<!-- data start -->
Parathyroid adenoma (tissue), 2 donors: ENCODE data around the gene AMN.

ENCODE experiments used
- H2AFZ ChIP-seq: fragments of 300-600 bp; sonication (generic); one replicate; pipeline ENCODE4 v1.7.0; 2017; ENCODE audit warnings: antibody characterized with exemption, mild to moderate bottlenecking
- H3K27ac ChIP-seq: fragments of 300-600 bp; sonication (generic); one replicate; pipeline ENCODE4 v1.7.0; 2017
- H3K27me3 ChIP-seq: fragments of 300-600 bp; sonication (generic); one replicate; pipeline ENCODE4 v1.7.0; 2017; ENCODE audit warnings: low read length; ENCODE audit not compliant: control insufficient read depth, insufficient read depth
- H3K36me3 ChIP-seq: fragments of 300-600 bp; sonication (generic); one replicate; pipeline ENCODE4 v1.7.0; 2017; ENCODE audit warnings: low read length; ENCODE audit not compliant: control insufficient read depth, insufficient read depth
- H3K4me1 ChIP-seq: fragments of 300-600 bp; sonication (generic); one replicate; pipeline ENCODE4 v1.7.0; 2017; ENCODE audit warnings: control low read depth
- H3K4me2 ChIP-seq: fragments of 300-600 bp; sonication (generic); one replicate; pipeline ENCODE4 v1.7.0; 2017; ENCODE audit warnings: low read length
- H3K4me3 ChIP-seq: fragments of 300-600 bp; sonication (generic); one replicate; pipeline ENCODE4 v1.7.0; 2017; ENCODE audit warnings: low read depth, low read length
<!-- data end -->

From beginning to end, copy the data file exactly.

Parathyroid adenoma (tissue), 2 donors: ENCODE data around the gene AMN.

ENCODE experiments used
- H2AFZ ChIP-seq: fragments of 300-600 bp; sonication (generic); one replicate; pipeline ENCODE4 v1.7.0; 2017; ENCODE audit warnings: antibody characterized with exemption, mild to moderate bottlenecking
- H3K27ac ChIP-seq: fragments of 300-600 bp; sonication (generic); one replicate; pipeline ENCODE4 v1.7.0; 2017
- H3K27me3 ChIP-seq: fragments of 300-600 bp; sonication (generic); one replicate; pipeline ENCODE4 v1.7.0; 2017; ENCODE audit warnings: low read length; ENCODE audit not compliant: control insufficient read depth, insufficient read depth
- H3K36me3 ChIP-seq: fragments of 300-600 bp; sonication (generic); one replicate; pipeline ENCODE4 v1.7.0; 2017; ENCODE audit warnings: low read length; ENCODE audit not compliant: control insufficient read depth, insufficient read depth
- H3K4me1 ChIP-seq: fragments of 300-600 bp; sonication (generic); one replicate; pipeline ENCODE4 v1.7.0; 2017; ENCODE audit warnings: control low read depth
- H3K4me2 ChIP-seq: fragments of 300-600 bp; sonication (generic); one replicate; pipeline ENCODE4 v1.7.0; 2017; ENCODE audit warnings: low read length
- H3K4me3 ChIP-seq: fragments of 300-600 bp; sonication (generic); one replicate; pipeline ENCODE4 v1.7.0; 2017; ENCODE audit warnings: low read depth, low read length